Colombian Government Hits Back At Prostitution Slurs

Colombian Government Hits Back At Prostitution Slurs

Since 11 members of President Obama’s own staff were sent home recently during a visit to Colombia because of “improper conduct” life in the country has seen everything from comic songs to advertising posters based on the incident.

Strangely for what most people would see as an ostensibly Catholic country prostitution is legal and whether the country’s leaders and citizens chose to admit it or not this does form part of the attraction for some foreign visitors. Of course this isn’t the only thing that Colombia has going for it, which the government are at pains to point out. And in recent weeks they have been attempting to dissuade their own citizens from using the incident for their own amusement and profit.

In one case an airline has been advertising cheap flights with the slogan “More bang for your buck” with a picture of four young women draped over a man, obviously intended to be a secret service agent wearing dark glasses. The campaign also pointed out potential customers would have to pay up-front.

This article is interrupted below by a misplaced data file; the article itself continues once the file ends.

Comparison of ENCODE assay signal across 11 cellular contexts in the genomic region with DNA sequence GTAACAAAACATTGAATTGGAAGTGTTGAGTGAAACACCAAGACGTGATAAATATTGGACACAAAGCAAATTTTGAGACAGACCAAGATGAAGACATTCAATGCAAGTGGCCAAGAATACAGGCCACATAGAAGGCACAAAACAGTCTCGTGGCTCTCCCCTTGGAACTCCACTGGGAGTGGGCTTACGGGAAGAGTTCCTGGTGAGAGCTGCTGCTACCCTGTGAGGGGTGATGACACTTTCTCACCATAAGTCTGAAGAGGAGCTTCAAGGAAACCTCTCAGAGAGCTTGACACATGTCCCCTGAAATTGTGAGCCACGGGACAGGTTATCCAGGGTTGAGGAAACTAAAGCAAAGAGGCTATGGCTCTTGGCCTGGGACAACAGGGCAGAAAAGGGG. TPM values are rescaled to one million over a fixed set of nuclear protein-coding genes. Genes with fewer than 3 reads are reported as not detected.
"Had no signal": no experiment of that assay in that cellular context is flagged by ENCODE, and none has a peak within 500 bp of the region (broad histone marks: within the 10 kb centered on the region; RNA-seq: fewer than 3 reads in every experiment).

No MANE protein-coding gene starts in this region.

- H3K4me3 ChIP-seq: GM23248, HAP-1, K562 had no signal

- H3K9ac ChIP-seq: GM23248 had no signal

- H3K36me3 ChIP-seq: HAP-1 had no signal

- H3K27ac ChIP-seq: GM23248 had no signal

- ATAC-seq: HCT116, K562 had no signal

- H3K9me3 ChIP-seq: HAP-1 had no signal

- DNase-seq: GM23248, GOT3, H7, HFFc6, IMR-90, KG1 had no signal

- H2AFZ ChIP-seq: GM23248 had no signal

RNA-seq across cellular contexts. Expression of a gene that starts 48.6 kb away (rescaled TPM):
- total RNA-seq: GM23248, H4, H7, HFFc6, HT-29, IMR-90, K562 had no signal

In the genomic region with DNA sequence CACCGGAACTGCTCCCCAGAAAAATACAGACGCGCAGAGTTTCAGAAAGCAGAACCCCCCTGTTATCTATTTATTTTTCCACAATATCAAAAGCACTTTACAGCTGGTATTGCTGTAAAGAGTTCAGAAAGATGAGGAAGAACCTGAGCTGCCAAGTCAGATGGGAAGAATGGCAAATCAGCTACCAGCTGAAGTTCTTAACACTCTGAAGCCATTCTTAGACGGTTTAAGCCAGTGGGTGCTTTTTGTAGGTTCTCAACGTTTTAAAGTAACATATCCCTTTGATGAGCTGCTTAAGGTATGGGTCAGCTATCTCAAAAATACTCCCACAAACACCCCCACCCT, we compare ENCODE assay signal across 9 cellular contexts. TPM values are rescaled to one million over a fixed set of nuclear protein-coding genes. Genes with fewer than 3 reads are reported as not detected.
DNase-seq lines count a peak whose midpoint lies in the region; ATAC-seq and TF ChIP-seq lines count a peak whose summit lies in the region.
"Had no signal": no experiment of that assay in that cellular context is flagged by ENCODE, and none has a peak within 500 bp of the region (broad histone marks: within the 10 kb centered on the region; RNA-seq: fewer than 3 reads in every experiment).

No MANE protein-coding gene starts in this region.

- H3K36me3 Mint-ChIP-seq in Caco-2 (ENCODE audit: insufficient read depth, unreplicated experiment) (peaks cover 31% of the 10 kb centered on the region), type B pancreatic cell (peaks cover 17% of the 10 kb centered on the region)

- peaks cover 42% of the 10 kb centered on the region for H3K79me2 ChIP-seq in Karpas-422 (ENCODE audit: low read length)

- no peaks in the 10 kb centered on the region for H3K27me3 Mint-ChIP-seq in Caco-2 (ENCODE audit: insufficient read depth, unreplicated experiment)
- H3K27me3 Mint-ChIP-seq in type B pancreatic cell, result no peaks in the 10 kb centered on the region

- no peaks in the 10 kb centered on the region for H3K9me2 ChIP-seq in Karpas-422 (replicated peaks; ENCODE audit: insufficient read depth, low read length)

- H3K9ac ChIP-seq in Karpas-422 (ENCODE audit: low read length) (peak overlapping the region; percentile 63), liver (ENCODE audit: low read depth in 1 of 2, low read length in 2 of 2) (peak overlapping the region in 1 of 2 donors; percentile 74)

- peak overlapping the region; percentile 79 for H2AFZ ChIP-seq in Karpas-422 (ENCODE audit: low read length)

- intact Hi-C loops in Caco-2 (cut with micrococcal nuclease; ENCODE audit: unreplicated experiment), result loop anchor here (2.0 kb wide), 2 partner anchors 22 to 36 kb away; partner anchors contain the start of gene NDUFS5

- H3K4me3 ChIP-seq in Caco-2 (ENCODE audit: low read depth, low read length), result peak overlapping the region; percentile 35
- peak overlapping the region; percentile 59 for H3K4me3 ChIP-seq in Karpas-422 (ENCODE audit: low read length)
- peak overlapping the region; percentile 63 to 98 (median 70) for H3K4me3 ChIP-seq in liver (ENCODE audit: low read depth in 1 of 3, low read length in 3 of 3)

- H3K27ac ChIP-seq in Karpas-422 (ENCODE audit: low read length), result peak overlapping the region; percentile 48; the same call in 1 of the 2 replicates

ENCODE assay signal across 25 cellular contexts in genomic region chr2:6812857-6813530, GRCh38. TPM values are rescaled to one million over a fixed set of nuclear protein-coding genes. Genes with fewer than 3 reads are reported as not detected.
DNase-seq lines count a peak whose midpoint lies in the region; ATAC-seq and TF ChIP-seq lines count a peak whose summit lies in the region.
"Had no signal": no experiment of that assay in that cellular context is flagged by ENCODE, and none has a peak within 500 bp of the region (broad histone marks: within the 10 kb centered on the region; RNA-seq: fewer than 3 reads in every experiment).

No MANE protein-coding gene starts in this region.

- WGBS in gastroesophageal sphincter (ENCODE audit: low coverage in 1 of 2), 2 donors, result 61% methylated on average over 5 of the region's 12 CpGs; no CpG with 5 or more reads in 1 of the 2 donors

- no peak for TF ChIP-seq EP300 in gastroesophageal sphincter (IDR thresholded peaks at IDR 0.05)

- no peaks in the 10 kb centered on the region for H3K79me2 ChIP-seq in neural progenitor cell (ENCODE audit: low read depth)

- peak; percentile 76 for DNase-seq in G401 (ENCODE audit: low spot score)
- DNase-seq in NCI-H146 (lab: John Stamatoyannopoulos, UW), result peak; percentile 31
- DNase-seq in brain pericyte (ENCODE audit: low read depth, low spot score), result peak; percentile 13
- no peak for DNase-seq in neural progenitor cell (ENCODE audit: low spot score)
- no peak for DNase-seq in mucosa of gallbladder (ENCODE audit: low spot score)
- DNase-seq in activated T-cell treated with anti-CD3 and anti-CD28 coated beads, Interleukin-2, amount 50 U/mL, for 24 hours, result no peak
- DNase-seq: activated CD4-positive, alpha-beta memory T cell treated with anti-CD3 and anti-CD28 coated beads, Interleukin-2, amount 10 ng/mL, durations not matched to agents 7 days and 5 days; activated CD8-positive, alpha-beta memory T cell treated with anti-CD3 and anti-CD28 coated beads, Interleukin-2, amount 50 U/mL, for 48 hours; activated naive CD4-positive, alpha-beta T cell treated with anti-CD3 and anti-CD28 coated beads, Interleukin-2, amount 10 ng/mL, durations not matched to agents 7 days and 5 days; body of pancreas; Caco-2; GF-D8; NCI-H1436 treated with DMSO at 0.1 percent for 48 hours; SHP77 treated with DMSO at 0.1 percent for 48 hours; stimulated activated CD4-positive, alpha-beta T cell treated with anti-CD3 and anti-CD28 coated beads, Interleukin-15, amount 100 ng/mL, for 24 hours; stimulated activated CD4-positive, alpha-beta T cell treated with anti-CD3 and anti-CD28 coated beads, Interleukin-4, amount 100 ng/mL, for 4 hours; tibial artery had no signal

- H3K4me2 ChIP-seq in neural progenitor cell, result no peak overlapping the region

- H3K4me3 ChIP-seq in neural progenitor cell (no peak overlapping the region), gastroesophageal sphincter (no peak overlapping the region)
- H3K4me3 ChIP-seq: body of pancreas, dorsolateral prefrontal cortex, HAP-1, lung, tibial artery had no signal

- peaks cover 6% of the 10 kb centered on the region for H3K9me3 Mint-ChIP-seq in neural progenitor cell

At least one comedic song about the antics of the 11 presidential staff has become popular too and this has not improved the mood of the government. Singing “Oh, Obama, they left you all alone, they ditched you to take care of Colombian girls …” has left little for the authorities to smile about – to make it worse the Washington Post described Cartagena, a world heritage site that Colombia would love to have associated with wholesome and profitable conventional tourism as “Swimming in prostitutes”.

Even in a society where prostitution is legal the stigma associated with the trade is impossible to shake off.

The reality is that the country does experience sex tourism but the government would prefer that it happened under the radar, bringing in the dollars without fuss and away from the eyes of most tourists and Colombians. As always it’s difficult in circumstances like this to choose the level of control and acknowledgement of the sex trade the authorities should apply. The girls involved are on the whole fundamentally vulnerable, even if they are not being exploited in one way or another. They need money for themselves and their families so criminalising and persecuting them could be disastrous, but as with all situations where humans are at the mercy of economic circumstances there are other humans willing to take advantage of them unless they are protected.

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